- None of the expected signs of a flock in poor body condition due to winter food or water shortages — such as delayed winter migration, increased mortalities in the non-winter months, reduced reproductive success — occurred in the months following the 2008-09 winter. To the contrary, the flock had an early spring departure, record low reported mortality in the months following the winter, and near-record nesting levels in 2009. The flock successfully migrated the approximately 2,500 miles to its summer location in Canada at the Wood-Buffalo National Park in Canada.
- The flock has exhibited exponential growth over the last seven decades, from a low of 15 individuals in Texas in 1941 to record reported 283 this last winter of 2011. The population has grown more in the last decade than in any previous decade and is larger than any time in the past century. It clearly was not set back as claimed during the winter of 2008-09. Nineteen of the 23 reported mortalities of 2008-09 were simply undetected during aerial surveys due to frequent movements of the birds.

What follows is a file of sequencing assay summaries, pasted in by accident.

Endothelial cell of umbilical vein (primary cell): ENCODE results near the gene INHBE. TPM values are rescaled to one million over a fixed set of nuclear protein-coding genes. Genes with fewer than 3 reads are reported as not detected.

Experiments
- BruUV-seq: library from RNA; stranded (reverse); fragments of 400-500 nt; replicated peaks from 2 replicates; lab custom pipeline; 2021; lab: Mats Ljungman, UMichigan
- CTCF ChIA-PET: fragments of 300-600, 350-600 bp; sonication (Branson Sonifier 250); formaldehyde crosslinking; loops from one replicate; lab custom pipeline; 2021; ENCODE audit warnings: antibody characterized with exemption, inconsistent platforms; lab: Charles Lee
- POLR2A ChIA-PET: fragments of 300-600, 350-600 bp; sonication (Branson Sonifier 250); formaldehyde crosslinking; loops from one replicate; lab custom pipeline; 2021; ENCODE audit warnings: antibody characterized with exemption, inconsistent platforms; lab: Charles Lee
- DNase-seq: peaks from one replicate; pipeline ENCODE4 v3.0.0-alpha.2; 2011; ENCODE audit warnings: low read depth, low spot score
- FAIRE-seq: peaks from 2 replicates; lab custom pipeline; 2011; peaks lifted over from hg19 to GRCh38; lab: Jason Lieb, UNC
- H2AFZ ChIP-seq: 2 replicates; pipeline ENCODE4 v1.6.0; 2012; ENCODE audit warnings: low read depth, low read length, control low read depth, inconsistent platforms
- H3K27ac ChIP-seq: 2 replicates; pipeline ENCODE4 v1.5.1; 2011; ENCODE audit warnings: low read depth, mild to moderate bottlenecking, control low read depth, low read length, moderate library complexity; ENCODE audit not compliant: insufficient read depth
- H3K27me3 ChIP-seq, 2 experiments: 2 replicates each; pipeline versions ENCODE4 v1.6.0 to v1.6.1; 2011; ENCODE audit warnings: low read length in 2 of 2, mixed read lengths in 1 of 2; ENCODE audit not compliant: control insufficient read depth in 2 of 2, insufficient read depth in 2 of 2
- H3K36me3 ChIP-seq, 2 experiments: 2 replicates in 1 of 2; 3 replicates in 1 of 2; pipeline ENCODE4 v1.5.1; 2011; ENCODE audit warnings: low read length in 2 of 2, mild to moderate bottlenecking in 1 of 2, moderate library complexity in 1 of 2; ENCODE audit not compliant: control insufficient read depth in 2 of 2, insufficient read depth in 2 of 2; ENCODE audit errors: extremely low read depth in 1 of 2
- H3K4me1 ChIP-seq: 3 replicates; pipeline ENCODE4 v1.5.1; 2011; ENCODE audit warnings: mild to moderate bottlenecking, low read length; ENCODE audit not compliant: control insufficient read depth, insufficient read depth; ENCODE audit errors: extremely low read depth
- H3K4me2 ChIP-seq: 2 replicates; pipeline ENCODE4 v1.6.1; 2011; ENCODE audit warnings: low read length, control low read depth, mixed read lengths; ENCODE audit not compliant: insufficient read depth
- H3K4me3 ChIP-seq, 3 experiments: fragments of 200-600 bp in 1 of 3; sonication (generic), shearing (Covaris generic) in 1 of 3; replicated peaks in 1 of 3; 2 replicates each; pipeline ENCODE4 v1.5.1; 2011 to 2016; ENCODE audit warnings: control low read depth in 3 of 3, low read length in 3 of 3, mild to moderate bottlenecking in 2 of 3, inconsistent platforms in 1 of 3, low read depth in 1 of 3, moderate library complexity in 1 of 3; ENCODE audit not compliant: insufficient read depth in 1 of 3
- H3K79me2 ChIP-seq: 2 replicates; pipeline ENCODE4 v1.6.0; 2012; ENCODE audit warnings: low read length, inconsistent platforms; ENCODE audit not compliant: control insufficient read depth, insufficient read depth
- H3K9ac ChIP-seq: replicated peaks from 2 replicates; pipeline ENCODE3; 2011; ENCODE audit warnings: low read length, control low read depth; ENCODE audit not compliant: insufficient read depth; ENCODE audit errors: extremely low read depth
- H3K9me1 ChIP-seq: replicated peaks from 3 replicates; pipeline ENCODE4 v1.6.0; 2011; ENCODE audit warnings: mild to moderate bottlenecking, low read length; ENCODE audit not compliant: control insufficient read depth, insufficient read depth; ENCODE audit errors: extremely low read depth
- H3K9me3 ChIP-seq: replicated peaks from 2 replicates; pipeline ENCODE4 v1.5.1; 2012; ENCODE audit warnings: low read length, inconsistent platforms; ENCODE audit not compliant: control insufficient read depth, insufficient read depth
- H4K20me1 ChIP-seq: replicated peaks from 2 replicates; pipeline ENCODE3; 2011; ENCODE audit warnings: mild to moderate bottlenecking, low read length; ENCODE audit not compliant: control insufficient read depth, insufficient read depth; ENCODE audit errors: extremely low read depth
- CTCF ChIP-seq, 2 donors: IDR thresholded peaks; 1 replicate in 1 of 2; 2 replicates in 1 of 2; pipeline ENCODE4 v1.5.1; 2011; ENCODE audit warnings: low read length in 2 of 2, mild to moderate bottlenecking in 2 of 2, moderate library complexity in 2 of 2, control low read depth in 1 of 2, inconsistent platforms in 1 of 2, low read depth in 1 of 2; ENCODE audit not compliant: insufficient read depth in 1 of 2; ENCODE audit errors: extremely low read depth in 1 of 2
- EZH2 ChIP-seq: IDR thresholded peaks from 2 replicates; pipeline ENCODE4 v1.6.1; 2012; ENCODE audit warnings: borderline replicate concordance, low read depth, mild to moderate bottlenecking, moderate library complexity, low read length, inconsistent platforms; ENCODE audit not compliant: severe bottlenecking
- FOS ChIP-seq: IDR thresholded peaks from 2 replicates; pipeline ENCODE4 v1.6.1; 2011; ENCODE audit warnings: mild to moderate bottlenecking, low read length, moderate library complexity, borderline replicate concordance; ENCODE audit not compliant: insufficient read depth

William “Bill” E. West, Jr., GBRA’s general manager said that although it is still early in the litigation, the experts’ reports are beginning to show the fallacy in the claims made by TAP, which he called a well-financed cover organization for select members of the D.M. O’Connor Family.
“Long before The Aransas Project came into existence, GBRA, on its own accord and through partnerships with organizations like the Guadalupe-Blanco River Trust and Ducks Unlimited, led efforts to protect and enhance the habitat of the whooping crane and a multitude of other waterfowl that depend on the San Antonio Bay and Estuary system,” West said. “And, we’re proud of our record.”
In addition to the allegations made by TAP in the lawsuit, the organization proposed remedies that included federal intervention in the way Texas currently manages its water resources. “If successful in their claims, remedies sought by TAP could result in some drastic changes,” West said, adding, “More than 100 years of precedent for how the rivers are managed could be completely unraveled, and the economic impact of those changes would be substantial to say the least.”